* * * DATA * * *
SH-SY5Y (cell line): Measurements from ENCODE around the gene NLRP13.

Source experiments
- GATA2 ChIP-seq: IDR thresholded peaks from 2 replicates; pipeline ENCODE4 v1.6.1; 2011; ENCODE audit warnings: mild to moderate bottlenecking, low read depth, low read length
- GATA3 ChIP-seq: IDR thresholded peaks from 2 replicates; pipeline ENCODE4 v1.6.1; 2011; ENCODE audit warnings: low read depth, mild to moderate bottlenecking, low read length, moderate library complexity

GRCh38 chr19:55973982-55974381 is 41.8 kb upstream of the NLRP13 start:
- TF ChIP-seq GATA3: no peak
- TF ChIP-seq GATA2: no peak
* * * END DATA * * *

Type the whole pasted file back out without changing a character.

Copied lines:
SH-SY5Y (cell line): Measurements from ENCODE around the gene NLRP13.

Source experiments
- GATA2 ChIP-seq: IDR thresholded peaks from 2 replicates; pipeline ENCODE4 v1.6.1; 2011; ENCODE audit warnings: mild to moderate bottlenecking, low read depth, low read length
- GATA3 ChIP-seq: IDR thresholded peaks from 2 replicates; pipeline ENCODE4 v1.6.1; 2011; ENCODE audit warnings: low read depth, mild to moderate bottlenecking, low read length, moderate library complexity

GRCh38 chr19:55973982-55974381 is 41.8 kb upstream of the NLRP13 start:
- TF ChIP-seq GATA3: no peak
- TF ChIP-seq GATA2: no peak